Blessed with the best, I reckon. I wish you could all experience the places I work, being inspired by young people and allowed time in their life to make a positive impact. It's fuel for my soul.
What a blast it was last week, kicking back at the careers roadshow at high schools in Whangārei. I enjoyed getting out of the office and doing what I love best - talking - even luckier to be with a bunch of ready, willing, up-and-coming change-makers.
The careers roadshow is hosted in high schools for students to find pathways to further their education.
I was lucky to attend and be part of the kaupapa (programme). Capturing youth voice was the A-game for each day, connecting with youth to hear their thoughts on issues like housing insecurities, and their views on the impact of this world in 10 years, a whakapapa challenge, and other interactive ways to capture what's going on for our youth.
This was a jam-packed week involving young people from Year 9 up to Year 13. It was great to see everyone engaging with stalls, even if it was for the freebies.
• Northland students march for climate change action
• Kamo High students learn about aquaculture, science careers at Niwa
• Former Whangārei Boys' High School students return to build new school
A korero that really got my attention was with a group of girls whom I asked their perspective of the world in 10 years.
It was clear they were concerned about the impact on our environment of society's lack of interest and laziness.
I challenged them: "If the solution were getting rid of mobile devices, would you get rid of yours?" Their response was hesitant, with one girl saying under her breath, "I guess if it were to save the world, I would". Her friends then followed with the same response.
When thanking them for their time I encouraged them to think about the impact they can make today as individuals or as friends.
This is something we can all do - ask gnarly questions to encourage everyone to make a positive change.
I hope my question continued to be discussed, that the girls left and spoke with another friend and another and another and my question has produced a ripple effect.
Now I have no idea if mobile phones have anything to do with the impact on the environment. My question wasn't about that, it was to question that if we knew what was needed to save our environment would we do it.
Would we sacrifice our mobile device if it meant a better life for everyone or are we comfortable with how we are living?
When asking our young people their perspective of the world in the next 10 years, it would be fair to say if I had asked a different question such as, "what do you wish the world to be like in 10 years?", I may have received more positive feedback but in this instance I was overwhelmed by the gloomy "world is over" idea.
Technology advancement, impact of climate change and extra-terrestrial life were the major themes highlighted throughout the week.
As a country, I believe we are becoming more aware of how involved young people are in advocating for change.
Youth are becoming more environmentally friendly and raising awareness about climate change. It was two years ago that I walked alongside a group of future leaders joining "the march for climate change action" around Whangārei to raise awareness and battle climate change and the impact on the environment.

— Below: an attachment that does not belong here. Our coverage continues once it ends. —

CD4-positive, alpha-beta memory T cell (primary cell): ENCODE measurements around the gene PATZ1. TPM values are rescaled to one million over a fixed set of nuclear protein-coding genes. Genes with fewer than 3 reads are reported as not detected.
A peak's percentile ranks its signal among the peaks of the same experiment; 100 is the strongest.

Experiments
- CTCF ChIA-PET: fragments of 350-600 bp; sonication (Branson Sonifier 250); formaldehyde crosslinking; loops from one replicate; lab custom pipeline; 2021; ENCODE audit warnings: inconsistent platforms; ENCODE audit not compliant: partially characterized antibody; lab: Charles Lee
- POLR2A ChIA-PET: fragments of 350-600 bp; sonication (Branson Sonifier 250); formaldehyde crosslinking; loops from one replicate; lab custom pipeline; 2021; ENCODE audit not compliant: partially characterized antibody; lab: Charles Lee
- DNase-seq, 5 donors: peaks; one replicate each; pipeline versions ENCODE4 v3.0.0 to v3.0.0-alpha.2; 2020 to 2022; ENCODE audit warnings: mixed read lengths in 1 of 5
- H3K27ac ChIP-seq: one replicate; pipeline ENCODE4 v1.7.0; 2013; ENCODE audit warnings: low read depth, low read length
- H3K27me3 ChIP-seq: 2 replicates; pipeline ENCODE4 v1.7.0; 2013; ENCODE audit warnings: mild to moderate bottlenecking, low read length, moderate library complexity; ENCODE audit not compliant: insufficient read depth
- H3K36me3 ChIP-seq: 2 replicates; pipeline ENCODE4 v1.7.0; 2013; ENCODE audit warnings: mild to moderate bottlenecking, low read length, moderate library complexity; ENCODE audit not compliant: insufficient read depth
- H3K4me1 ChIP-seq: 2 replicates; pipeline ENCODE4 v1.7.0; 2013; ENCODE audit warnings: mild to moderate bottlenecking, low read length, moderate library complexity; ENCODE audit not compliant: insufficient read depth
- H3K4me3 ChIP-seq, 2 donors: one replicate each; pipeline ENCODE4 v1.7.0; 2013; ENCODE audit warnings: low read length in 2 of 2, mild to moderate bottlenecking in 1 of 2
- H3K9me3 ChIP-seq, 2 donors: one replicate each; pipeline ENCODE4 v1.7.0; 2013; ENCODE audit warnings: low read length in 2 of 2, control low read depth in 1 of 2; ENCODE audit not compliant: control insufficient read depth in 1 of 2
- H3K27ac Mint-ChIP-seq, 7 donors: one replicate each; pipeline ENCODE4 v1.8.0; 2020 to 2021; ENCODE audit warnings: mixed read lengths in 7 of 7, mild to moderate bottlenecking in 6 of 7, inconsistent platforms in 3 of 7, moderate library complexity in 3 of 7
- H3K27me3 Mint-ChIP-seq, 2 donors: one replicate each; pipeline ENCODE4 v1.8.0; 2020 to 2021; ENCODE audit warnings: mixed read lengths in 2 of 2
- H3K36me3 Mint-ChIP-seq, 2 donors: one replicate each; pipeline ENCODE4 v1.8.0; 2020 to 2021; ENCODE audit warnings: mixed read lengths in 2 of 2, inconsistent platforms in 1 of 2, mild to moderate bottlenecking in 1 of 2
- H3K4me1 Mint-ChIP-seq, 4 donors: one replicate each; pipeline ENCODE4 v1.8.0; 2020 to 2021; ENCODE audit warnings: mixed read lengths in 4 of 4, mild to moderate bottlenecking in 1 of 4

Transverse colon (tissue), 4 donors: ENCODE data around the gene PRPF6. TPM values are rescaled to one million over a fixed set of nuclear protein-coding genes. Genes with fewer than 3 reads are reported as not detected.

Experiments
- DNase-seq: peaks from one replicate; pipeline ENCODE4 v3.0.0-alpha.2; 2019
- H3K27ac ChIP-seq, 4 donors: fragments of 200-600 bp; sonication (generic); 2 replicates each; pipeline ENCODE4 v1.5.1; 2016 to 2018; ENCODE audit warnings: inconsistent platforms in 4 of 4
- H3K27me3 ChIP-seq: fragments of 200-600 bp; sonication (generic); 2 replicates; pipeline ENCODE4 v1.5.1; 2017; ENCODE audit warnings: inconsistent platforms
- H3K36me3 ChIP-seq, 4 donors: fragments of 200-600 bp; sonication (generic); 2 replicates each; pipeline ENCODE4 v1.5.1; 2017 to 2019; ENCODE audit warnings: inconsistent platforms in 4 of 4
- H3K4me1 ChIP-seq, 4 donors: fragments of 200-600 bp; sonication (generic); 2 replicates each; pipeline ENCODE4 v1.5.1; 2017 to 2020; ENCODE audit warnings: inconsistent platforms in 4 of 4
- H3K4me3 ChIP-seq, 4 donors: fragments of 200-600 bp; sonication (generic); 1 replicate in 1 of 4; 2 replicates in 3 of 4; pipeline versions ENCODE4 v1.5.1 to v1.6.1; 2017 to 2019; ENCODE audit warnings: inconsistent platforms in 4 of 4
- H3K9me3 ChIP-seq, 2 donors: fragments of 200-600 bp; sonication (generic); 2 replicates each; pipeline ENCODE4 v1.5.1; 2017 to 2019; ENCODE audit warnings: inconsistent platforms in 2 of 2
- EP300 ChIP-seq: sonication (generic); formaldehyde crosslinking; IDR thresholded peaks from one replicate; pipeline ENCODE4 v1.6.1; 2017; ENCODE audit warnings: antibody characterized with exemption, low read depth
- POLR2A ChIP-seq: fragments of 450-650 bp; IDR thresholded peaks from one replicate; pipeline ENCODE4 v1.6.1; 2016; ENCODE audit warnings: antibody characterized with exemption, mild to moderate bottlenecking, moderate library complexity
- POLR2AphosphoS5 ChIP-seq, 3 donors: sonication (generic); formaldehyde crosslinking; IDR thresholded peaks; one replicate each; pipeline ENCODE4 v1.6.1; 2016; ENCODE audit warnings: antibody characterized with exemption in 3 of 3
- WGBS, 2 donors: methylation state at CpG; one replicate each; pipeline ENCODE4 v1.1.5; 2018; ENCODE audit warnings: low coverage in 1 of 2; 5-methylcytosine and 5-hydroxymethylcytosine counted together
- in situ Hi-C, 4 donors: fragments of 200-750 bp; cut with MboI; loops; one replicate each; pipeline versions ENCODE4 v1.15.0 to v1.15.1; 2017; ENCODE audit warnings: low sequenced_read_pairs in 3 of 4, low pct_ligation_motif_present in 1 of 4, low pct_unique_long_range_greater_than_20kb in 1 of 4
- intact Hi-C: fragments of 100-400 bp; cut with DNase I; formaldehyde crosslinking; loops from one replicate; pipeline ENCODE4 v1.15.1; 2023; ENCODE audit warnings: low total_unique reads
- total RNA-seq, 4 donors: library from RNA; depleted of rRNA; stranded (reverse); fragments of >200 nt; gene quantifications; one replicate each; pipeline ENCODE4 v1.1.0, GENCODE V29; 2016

It was amazing to be participating in a group with other young people who want to encourage positive change for their generation and the rangatira to come.
Shaping future leaders is about creating pathways, providing opportunities and making space at the table for youth to have a say.
Jordyn graduated from Whangārei Boys' High School last year and now works part-time at Whangārei Youth Space as a youth worker intern.
Jordyn had been volunteering at the space for the past year, he said: "Never in my life did I think I'd be working at a place like WYS, or even be anywhere near the space a year ago".
Fortunately, I benefitted from Jordyn's experience and skills when engaging with his peers at the Careers Roadshow. He was quite anxious to engage with the boys and was excited to share with them the services WYS offers and how we can support them.
I saw in Jordyn a sense of pride and achievement while engaging with his old teachers, explaining to them where he worked and how he was doing since leaving school.
In Jordyn's words: "I honestly see this as the first steps for myself, by getting out into the community and giving those who need us the most a chance to approach us, with us approaching them first".
Let's try this out
If we make room for our youth to sit with us, let them make decisions alongside us, with their vision and drive and our knowledge and skills, we are mighty.
Wrapping it up I will use a quote by a student: "People our age are gonna start change".
Making space for the youth voice is beneficial for all, whether it is in your business or in the community. When trying to connect with youth make room and create a space so youth can help you make the most of today and the future.
• Anahera Pickering is community outreach coordinator at Whangārei Youth Space. She can be contacted at Anahera@youthspace.co.nz .